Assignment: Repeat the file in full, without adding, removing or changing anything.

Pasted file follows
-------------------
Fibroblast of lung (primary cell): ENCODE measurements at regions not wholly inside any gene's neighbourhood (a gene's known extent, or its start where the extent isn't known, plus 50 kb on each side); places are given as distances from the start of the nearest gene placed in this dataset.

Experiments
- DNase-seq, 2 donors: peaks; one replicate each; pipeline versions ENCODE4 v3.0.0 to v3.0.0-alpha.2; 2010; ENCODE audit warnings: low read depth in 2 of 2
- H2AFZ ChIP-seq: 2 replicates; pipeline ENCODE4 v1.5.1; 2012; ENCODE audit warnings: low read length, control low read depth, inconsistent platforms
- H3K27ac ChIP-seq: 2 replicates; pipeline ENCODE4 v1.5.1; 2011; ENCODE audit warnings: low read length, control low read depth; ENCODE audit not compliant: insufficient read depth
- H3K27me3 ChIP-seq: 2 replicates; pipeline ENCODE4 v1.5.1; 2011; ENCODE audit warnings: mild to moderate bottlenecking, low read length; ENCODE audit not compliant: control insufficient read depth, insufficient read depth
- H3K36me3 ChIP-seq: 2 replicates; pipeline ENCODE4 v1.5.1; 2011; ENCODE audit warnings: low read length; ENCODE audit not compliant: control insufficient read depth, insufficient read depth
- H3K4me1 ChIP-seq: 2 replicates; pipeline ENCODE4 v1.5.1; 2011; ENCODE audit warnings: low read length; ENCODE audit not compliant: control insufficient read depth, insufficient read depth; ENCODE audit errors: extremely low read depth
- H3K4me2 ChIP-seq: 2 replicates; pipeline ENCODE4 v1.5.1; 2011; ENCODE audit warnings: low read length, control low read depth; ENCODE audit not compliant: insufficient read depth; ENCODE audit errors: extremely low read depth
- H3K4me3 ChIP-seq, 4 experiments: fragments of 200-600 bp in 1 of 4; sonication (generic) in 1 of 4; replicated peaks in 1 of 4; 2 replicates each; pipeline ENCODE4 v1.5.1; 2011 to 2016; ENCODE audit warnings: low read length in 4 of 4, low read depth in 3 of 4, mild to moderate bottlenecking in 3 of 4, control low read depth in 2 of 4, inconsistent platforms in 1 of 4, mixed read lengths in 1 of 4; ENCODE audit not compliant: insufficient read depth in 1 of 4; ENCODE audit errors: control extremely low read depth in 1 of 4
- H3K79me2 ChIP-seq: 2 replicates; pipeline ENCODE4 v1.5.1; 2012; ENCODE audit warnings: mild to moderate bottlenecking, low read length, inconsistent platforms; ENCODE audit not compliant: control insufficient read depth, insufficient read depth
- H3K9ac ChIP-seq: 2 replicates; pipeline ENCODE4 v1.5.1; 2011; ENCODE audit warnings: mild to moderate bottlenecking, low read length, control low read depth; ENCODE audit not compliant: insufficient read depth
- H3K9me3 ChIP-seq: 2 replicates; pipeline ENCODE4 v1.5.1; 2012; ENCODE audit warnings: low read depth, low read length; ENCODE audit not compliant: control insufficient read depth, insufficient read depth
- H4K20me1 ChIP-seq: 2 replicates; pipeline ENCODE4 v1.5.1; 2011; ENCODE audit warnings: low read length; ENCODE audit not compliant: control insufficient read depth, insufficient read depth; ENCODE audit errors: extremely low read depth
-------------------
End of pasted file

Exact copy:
Fibroblast of lung (primary cell): ENCODE measurements at regions not wholly inside any gene's neighbourhood (a gene's known extent, or its start where the extent isn't known, plus 50 kb on each side); places are given as distances from the start of the nearest gene placed in this dataset.

Experiments
- DNase-seq, 2 donors: peaks; one replicate each; pipeline versions ENCODE4 v3.0.0 to v3.0.0-alpha.2; 2010; ENCODE audit warnings: low read depth in 2 of 2
- H2AFZ ChIP-seq: 2 replicates; pipeline ENCODE4 v1.5.1; 2012; ENCODE audit warnings: low read length, control low read depth, inconsistent platforms
- H3K27ac ChIP-seq: 2 replicates; pipeline ENCODE4 v1.5.1; 2011; ENCODE audit warnings: low read length, control low read depth; ENCODE audit not compliant: insufficient read depth
- H3K27me3 ChIP-seq: 2 replicates; pipeline ENCODE4 v1.5.1; 2011; ENCODE audit warnings: mild to moderate bottlenecking, low read length; ENCODE audit not compliant: control insufficient read depth, insufficient read depth
- H3K36me3 ChIP-seq: 2 replicates; pipeline ENCODE4 v1.5.1; 2011; ENCODE audit warnings: low read length; ENCODE audit not compliant: control insufficient read depth, insufficient read depth
- H3K4me1 ChIP-seq: 2 replicates; pipeline ENCODE4 v1.5.1; 2011; ENCODE audit warnings: low read length; ENCODE audit not compliant: control insufficient read depth, insufficient read depth; ENCODE audit errors: extremely low read depth
- H3K4me2 ChIP-seq: 2 replicates; pipeline ENCODE4 v1.5.1; 2011; ENCODE audit warnings: low read length, control low read depth; ENCODE audit not compliant: insufficient read depth; ENCODE audit errors: extremely low read depth
- H3K4me3 ChIP-seq, 4 experiments: fragments of 200-600 bp in 1 of 4; sonication (generic) in 1 of 4; replicated peaks in 1 of 4; 2 replicates each; pipeline ENCODE4 v1.5.1; 2011 to 2016; ENCODE audit warnings: low read length in 4 of 4, low read depth in 3 of 4, mild to moderate bottlenecking in 3 of 4, control low read depth in 2 of 4, inconsistent platforms in 1 of 4, mixed read lengths in 1 of 4; ENCODE audit not compliant: insufficient read depth in 1 of 4; ENCODE audit errors: control extremely low read depth in 1 of 4
- H3K79me2 ChIP-seq: 2 replicates; pipeline ENCODE4 v1.5.1; 2012; ENCODE audit warnings: mild to moderate bottlenecking, low read length, inconsistent platforms; ENCODE audit not compliant: control insufficient read depth, insufficient read depth
- H3K9ac ChIP-seq: 2 replicates; pipeline ENCODE4 v1.5.1; 2011; ENCODE audit warnings: mild to moderate bottlenecking, low read length, control low read depth; ENCODE audit not compliant: insufficient read depth
- H3K9me3 ChIP-seq: 2 replicates; pipeline ENCODE4 v1.5.1; 2012; ENCODE audit warnings: low read depth, low read length; ENCODE audit not compliant: control insufficient read depth, insufficient read depth
- H4K20me1 ChIP-seq: 2 replicates; pipeline ENCODE4 v1.5.1; 2011; ENCODE audit warnings: low read length; ENCODE audit not compliant: control insufficient read depth, insufficient read depth; ENCODE audit errors: extremely low read depth